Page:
Welcome to the second part of our Iris Project Double Bill! Last week we heard from Lorna Robinson, founder and director of The Iris Project; this week, we follow Lorna and Elton into a school in Oxford, where a group of energetic Year Sixes have their first encounter with ancient Greek archaeology!

In the text below, Lorna gives some background to the lesson. Clicking on the YouTube screenshot at the bottom of the page will take you to the video. Thank you very much to the pupils who took part – you were all brilliant!

 

“We’re teaching ancient Greek in east Oxford primary schools this school year on the school literacy curriculum to see if this will enhance and enrich the children’s learning of English and other connected subjects in year six. The children in the video are year sixes, and they’re learning today about some ancient Greek words that have come into English (such as idiotes – idiot, and barbaros – barbarian!). The idea is that Iearning ancient Greek as part of the English KS2 curriculum will provide a fascinating insight into the language they use every day, and we’re also introducing them to an hugely influential culture and explaining how this culture and its language has shaped the world they live in today.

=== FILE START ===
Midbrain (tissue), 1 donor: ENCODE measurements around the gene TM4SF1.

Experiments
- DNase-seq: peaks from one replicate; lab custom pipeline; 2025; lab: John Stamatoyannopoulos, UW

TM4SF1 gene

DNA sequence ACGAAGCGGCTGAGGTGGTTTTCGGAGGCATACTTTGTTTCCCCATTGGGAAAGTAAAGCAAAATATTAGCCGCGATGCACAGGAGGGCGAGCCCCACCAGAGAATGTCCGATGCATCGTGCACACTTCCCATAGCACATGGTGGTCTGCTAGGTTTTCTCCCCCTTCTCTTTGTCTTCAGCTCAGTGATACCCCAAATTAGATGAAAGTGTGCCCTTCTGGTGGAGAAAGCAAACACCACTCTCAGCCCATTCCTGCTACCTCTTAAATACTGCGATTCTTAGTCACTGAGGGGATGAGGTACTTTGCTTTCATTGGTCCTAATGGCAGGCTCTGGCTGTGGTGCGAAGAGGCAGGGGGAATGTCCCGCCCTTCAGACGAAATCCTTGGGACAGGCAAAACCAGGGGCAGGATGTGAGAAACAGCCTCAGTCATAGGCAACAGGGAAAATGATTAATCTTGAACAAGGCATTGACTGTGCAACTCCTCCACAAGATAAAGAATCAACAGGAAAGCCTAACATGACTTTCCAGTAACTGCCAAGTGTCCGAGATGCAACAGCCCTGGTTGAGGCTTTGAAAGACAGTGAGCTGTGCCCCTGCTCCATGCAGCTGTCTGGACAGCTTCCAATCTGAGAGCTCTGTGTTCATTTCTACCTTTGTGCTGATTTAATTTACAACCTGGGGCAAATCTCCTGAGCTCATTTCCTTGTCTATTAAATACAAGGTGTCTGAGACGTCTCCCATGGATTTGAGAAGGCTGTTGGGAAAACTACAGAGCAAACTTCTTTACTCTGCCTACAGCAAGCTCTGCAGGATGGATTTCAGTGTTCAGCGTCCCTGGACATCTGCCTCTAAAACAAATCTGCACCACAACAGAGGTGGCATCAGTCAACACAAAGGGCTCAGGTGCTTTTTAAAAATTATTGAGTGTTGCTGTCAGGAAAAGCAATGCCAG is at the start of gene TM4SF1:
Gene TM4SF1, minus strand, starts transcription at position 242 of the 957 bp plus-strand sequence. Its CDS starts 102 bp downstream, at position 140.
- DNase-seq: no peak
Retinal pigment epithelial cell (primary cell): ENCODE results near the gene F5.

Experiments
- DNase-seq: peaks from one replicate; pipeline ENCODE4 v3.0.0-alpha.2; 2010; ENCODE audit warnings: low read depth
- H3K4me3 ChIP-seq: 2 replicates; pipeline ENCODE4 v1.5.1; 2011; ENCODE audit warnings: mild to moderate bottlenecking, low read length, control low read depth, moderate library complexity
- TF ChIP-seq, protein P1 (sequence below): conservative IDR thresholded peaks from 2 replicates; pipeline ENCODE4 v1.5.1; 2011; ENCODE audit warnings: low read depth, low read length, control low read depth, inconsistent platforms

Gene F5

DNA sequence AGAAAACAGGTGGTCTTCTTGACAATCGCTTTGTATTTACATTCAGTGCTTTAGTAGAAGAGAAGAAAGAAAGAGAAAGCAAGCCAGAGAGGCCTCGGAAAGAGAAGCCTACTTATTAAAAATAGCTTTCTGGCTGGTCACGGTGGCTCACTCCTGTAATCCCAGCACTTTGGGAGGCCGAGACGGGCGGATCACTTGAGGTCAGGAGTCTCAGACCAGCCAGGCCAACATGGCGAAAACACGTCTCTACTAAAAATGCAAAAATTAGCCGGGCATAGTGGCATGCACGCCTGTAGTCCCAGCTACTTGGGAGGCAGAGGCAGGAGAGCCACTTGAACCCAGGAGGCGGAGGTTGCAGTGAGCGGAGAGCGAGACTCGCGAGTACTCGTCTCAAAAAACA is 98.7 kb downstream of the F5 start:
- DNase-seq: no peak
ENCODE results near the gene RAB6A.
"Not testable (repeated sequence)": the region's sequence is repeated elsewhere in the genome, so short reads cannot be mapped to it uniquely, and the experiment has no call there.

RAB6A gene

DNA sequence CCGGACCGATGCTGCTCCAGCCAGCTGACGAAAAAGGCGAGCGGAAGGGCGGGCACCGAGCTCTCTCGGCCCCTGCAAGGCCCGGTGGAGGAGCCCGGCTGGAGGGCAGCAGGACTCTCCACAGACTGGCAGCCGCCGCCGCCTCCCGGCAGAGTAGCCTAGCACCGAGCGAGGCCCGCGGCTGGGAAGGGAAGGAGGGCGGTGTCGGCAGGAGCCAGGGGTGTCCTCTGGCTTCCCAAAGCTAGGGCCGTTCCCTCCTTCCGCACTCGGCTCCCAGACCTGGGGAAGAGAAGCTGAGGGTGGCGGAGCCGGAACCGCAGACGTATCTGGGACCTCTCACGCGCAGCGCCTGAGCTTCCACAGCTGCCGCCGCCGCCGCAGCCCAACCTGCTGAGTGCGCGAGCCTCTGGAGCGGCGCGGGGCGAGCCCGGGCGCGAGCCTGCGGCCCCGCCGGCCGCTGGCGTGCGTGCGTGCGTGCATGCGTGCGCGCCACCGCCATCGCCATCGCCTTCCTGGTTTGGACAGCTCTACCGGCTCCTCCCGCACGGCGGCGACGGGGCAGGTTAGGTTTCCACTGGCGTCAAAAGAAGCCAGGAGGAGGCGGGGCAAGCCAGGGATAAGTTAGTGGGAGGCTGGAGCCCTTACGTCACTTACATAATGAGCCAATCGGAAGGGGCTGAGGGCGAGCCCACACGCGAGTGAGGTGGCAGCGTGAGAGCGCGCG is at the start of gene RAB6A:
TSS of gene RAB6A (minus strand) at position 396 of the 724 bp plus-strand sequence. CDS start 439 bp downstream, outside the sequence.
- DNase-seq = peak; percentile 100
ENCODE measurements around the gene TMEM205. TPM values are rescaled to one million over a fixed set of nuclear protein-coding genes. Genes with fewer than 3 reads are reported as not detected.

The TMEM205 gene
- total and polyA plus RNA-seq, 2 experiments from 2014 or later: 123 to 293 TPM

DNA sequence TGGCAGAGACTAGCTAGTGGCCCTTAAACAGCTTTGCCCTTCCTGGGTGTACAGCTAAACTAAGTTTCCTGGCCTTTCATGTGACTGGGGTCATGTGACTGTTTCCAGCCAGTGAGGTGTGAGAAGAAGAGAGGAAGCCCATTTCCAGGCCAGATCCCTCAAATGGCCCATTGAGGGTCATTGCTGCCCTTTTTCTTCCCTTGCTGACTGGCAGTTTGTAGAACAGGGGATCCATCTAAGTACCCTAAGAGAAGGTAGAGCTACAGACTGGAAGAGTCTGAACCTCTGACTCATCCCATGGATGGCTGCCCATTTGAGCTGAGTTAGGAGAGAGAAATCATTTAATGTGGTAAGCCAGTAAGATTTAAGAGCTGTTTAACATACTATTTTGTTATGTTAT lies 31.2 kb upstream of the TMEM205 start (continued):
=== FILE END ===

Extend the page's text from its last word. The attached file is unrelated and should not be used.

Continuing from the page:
In the lessons I’ve written, I’ve tried to connect with as many aspects of the school curriculum as I can, from history and geography, through to science and maths, and also drama, art and sport., and including introductions to ancient Greek philosophy, theatre, democracy, and sport. What I hope to demonstrate to the schools, pupils and patents is that teaching ancient Greek will act as a wonderful bridge between these various aspects of the curriculum, and enhance and enrich the school curriculum in all areas.”

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